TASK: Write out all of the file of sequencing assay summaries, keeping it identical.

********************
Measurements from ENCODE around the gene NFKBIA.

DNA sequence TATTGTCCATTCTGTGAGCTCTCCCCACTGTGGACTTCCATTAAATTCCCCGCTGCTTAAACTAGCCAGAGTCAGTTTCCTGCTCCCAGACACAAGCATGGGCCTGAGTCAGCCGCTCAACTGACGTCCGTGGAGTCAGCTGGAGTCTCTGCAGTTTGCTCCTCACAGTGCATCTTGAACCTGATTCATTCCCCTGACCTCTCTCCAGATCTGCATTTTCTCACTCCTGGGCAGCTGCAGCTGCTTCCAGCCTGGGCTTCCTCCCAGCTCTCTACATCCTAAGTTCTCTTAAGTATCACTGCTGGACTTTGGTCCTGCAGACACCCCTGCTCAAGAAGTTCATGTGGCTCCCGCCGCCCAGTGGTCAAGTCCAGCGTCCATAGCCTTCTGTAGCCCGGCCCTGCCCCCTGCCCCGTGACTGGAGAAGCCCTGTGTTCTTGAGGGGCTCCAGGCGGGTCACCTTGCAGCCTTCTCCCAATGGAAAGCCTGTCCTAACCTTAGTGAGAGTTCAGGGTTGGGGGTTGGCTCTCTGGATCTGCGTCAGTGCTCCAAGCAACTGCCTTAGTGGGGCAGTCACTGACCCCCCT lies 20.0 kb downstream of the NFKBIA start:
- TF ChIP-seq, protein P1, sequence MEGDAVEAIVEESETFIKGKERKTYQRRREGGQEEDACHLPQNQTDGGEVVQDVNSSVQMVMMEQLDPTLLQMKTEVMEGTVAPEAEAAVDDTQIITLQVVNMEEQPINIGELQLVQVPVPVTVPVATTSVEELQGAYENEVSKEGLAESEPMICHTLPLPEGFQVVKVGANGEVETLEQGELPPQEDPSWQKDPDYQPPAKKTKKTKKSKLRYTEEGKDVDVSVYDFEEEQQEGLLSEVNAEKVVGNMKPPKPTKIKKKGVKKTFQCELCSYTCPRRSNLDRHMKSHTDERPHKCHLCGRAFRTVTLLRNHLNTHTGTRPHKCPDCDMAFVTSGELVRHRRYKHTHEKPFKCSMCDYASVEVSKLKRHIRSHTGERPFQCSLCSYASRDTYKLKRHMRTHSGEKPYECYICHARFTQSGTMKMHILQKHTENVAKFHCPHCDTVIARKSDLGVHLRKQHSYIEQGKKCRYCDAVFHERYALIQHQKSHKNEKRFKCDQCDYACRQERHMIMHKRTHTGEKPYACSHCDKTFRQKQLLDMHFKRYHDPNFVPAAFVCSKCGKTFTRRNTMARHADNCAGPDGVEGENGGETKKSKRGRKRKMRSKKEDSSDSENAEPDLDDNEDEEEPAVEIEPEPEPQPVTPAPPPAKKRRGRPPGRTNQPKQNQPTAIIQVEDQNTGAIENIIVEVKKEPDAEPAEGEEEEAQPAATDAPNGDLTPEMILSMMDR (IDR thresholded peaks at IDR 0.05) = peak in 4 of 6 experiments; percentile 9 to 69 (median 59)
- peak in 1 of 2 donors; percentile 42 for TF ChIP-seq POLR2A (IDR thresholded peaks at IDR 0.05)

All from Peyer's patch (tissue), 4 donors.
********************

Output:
Measurements from ENCODE around the gene NFKBIA.

DNA sequence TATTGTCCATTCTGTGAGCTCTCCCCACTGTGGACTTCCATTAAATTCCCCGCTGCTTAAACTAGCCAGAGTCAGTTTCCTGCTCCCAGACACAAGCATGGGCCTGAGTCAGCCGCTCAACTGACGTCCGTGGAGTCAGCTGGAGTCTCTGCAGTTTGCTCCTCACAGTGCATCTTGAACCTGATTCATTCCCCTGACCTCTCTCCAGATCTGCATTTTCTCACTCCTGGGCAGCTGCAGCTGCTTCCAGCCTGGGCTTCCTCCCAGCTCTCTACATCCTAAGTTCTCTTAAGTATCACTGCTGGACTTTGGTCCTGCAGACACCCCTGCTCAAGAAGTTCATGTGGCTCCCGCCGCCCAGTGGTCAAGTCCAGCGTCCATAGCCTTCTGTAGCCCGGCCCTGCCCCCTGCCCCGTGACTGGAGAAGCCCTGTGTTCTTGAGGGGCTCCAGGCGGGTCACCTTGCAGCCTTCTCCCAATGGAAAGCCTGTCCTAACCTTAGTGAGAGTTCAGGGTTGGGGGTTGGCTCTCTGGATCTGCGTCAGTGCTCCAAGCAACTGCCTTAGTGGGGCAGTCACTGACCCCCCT lies 20.0 kb downstream of the NFKBIA start:
- TF ChIP-seq, protein P1, sequence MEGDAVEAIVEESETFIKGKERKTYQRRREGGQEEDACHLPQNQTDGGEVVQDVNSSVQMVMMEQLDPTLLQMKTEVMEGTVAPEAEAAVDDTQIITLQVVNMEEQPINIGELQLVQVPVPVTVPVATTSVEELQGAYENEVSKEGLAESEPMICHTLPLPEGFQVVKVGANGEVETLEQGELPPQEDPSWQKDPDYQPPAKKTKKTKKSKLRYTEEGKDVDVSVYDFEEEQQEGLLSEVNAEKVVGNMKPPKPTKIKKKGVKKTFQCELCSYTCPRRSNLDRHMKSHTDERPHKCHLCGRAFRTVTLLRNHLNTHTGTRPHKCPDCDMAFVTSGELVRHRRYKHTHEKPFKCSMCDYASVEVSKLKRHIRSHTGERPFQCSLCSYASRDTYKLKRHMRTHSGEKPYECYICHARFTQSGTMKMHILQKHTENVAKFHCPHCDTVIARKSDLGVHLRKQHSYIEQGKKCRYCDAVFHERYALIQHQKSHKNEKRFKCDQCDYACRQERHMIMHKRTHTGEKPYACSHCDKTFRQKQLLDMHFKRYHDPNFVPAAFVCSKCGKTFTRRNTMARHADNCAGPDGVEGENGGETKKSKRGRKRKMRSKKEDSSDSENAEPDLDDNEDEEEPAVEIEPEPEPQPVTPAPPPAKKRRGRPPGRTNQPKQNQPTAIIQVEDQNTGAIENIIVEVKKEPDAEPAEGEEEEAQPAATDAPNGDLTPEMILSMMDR (IDR thresholded peaks at IDR 0.05) = peak in 4 of 6 experiments; percentile 9 to 69 (median 59)
- peak in 1 of 2 donors; percentile 42 for TF ChIP-seq POLR2A (IDR thresholded peaks at IDR 0.05)

All from Peyer's patch (tissue), 4 donors.